case ActivityTypes.DeleteUserData:

            return Task.CompletedTask;

        /// <summary>
        /// Responds to the incoming message by either sending a hero card, an image, 
        /// or echoing the user's message.
        /// </summary>
        /// <param name="context">The context of this conversation.</param>
        private void RespondToMessage(ITurnContext context)
            switch (context.Activity.Text.Trim().ToLower())
                case "hi":
                case "hello":
                case "help":
                    // Send the user an instruction message.
                    context.SendActivity("Welcome to the Bot to showcase the DirectLine API. " +
                    "Send \"Show me a hero card\" or \"Send me a BotFramework image\" to see how the " +
                    "DirectLine client supports custom channel data. Any other message will be echoed.");

                case "show me a hero card":
                    // Create the hero card.
                    HeroCard heroCard = new HeroCard()
                        Title = "Sample Hero Card",
                        Text = "Displayed in the DirectLine client"

                    // Attach the hero card to a new activity.

                case "send me a botframework image":
                    // Create the image attachment.
                    Attachment imageAttachment = new Attachment()
                        ContentType = "image/png",
                        ContentUrl = "",

                    // Attach the image attachment to a new activity.

                    // No command was encountered. Echo the user's message.
                    context.SendActivity($"You said \"{context.Activity.Text}\"");

Note: The exiting Program.cs file does not need to be changed.

To verify things are in order, press F6 to build the project. There should be no warnings or errors.

Publish the bot from Visual Studio

  1. In Visual Studio, on the Solutions Explorer, right click on the DirectLineBotSample project and click Set as StartUp Project.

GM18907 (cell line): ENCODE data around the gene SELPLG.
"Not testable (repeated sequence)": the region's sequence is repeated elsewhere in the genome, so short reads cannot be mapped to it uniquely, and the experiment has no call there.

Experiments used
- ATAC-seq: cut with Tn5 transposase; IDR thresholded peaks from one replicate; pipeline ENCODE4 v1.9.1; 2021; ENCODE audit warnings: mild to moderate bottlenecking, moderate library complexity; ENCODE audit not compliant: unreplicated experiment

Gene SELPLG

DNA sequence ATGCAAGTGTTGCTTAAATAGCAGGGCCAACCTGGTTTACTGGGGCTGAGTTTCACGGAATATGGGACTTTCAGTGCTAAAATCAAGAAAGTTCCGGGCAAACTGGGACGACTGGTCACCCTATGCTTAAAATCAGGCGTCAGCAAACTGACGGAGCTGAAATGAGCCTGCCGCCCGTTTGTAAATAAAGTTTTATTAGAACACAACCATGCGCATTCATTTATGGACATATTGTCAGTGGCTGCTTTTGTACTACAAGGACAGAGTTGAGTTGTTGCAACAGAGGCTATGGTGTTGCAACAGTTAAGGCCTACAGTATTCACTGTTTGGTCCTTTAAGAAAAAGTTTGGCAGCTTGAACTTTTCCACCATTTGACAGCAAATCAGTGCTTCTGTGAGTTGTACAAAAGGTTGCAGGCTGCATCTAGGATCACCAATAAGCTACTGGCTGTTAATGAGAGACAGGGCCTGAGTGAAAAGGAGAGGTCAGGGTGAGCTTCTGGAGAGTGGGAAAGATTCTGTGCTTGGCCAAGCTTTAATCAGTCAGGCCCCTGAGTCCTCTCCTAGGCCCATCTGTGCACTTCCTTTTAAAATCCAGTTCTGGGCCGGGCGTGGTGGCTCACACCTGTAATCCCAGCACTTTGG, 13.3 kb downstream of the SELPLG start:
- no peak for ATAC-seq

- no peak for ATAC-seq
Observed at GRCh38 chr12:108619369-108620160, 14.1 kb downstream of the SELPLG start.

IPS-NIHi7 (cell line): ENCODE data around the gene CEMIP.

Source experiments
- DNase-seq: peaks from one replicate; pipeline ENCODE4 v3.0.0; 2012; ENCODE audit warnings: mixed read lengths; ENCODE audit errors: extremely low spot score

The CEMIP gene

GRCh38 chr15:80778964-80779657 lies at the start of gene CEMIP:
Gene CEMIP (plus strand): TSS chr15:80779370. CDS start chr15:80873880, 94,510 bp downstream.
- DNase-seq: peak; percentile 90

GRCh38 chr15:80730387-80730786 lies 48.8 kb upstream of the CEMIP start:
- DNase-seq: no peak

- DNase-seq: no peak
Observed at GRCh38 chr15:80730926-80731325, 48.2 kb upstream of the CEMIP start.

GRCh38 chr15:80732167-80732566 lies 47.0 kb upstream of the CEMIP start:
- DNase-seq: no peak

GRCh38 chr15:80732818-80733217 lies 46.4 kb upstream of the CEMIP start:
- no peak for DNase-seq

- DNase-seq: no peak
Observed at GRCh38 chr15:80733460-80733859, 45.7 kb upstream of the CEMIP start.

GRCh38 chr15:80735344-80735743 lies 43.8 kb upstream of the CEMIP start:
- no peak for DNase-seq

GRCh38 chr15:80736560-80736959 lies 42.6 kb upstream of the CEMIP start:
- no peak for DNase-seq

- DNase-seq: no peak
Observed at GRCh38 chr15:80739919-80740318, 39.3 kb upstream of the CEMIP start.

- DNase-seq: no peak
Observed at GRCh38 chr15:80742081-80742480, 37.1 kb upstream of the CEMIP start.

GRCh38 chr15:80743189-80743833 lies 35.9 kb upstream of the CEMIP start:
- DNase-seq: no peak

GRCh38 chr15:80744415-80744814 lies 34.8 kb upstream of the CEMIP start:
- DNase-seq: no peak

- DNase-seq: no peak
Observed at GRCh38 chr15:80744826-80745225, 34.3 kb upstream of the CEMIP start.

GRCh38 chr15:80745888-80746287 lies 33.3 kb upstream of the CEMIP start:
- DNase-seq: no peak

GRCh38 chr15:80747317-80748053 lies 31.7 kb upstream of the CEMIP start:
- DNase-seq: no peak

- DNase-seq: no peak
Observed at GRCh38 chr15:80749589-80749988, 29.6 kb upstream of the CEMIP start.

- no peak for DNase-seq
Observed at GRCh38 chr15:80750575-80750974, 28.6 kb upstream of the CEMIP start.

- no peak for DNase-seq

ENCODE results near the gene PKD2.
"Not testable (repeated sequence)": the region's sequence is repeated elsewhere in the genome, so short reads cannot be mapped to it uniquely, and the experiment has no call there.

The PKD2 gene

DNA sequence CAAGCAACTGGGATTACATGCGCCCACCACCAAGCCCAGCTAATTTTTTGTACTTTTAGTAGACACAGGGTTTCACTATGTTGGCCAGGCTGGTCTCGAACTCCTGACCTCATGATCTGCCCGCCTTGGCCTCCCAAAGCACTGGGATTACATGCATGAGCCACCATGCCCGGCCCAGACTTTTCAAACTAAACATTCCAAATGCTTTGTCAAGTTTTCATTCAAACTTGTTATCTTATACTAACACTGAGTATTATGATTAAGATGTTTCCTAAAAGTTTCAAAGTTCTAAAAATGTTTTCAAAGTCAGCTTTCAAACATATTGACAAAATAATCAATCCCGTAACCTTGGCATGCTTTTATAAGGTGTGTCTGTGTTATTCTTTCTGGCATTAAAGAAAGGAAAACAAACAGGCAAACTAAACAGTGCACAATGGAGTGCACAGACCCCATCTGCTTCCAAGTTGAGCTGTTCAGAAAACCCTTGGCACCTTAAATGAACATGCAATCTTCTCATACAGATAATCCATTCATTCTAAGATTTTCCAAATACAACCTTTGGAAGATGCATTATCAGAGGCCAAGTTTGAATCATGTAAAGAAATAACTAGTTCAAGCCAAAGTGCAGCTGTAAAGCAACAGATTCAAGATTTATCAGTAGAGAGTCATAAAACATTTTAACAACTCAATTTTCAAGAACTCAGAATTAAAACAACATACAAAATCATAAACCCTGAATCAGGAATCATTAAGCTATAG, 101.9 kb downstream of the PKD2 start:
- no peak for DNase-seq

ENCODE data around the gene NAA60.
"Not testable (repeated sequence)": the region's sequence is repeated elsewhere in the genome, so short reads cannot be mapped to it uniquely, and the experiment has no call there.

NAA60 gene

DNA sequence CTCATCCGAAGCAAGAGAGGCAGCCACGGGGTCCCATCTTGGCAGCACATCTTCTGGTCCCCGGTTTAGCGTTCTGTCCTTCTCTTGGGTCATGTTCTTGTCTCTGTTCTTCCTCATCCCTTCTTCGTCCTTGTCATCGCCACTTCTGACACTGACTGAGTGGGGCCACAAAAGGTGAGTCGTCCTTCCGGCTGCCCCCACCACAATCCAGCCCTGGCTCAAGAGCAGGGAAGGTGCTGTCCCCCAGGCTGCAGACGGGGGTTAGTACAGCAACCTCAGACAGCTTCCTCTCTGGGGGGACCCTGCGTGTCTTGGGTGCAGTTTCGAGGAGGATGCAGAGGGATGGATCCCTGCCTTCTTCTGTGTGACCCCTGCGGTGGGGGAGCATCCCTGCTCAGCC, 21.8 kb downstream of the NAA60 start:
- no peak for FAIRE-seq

The visual studio publish page

  2. Right click DirectLineBotSample again and click Publish. The Visual Studio Publish page appears.

  3. If you already have a publishing profile for this bot, select it and click the Publish button, then go on to the next section.

  4. To create a new publishing profile, select the Microsoft Azure App Service icon.

  5. Select Create new.

  6. Click the Publish button. The Create App Service dialog appears.

    The create app service dialog box

    • For App Name, give it a name you can find later. For example, you can add your email name to the beginning of the App Name.

    • Verify you are using the correct subscription.

    • For Resource Group, verify you are using the correct resource group. The resource group can be found on the Overview blade of your bot. Note: An incorrect resource group is difficult to correct.

    • Verify you are using the correct App Service Plan.

  7. Click the Create button. Visual Studio will begin deploying your bot.

After your bot is published, a browser will appear with the URL endpoint of your bot.

Create Bot Channels Registration bot on Microsoft Azure

The Direct Line bot can be hosted on any platform. In this example, the bot will be hosted on Microsoft Azure.

To create the bot on Microsoft Azure:

  1. On the Microsoft Azure Portal, click Create a resource, then search for "Bot Channels Registration".

  2. Click Create. The Bot Channels Registration blade appears.

    The bot channels registration blade, with fields for bot name, subscription, resource group, location, pricing tier, messaging endpoint, and other fields.

  3. On the Bot Channels Registration blade, enter the Bot name, Subscription, Resource group, Location, and Pricing tier.

  4. Leave the Messaging endpoint blank. This value will be filled in later.

  5. Click the Microsoft App ID and password, then click Auto create App ID and password.

  6. Check the Pin to dashboard check box.

  7. Click the Create button.

Deployment will take a few minutes, but once that's done it should appear in your dashboard.

Update the appsettings.json file

  1. Click the bot on your dashboard, or go to your new resource by clicking All resources and searching for the name of your Bot Channels Registration.

  2. Click on Overview.

  3. Copy the name of the Resource group into the botId string in the Program.cs of the DirectLineClientSample project.

  4. Click Settings, then click Manage near the Microsoft App ID field.

  5. Copy the Application ID and paste it into the "MicrosoftAppId" field of the appsettings.json file.

  6. Click the Generate New Password button.

  7. Copy the new password and paste it into the "MicrosoftAppPassword" field of the appsettings.json file.

Set the Messaging endpoint

To add the endpoint to your bot:

  1. Copy the URL address from the browser that popped up after publishing your bot.

    The settings blade of the bot channels registration, highlighting the messaging endpoint

  2. Bring up the Settings blade of your bot.

  3. Paste the address into the Messaging endpoint.

  4. Edit the address to start with "https://" and end with "/api/messages". For example, if the address copied from the browser is "", edit it to "".